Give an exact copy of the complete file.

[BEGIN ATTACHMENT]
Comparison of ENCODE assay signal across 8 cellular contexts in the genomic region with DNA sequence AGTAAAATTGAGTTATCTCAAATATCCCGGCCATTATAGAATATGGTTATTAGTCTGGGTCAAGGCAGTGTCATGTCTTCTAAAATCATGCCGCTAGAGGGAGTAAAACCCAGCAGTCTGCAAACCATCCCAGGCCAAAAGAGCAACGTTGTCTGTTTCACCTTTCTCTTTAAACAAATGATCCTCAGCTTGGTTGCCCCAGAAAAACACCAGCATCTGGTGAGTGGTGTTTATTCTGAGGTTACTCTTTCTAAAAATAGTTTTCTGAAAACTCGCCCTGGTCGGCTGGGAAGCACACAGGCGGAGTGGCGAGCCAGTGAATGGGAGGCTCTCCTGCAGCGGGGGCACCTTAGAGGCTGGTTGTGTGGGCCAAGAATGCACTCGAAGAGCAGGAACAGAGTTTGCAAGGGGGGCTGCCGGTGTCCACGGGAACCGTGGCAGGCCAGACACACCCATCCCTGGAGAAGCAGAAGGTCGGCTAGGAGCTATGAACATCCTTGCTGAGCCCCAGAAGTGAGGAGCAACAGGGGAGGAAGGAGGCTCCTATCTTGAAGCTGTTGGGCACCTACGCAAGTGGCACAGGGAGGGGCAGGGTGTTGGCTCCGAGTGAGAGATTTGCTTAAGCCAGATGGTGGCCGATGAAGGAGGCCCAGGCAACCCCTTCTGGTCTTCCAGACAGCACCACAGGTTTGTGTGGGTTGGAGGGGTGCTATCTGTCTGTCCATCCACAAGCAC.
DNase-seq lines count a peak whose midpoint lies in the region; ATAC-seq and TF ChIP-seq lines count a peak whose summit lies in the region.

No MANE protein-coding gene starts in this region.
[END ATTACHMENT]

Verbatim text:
Comparison of ENCODE assay signal across 8 cellular contexts in the genomic region with DNA sequence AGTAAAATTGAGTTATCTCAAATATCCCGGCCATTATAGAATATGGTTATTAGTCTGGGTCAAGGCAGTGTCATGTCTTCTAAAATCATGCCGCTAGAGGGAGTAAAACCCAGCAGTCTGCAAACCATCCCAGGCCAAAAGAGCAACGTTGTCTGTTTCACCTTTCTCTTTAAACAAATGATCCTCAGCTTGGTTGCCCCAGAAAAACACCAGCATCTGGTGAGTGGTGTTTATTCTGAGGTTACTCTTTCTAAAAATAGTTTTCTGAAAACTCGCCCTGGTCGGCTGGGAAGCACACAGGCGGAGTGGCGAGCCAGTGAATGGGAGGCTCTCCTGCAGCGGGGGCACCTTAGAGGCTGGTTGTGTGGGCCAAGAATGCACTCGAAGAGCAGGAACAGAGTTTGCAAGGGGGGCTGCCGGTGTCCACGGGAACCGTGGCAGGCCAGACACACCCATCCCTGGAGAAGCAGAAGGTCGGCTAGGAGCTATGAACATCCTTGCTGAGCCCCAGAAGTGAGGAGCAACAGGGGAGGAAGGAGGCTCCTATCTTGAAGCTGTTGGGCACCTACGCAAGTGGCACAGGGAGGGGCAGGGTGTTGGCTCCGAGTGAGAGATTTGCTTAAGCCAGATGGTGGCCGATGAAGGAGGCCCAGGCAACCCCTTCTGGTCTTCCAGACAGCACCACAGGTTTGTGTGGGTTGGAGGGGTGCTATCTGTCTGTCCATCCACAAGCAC.
DNase-seq lines count a peak whose midpoint lies in the region; ATAC-seq and TF ChIP-seq lines count a peak whose summit lies in the region.

No MANE protein-coding gene starts in this region.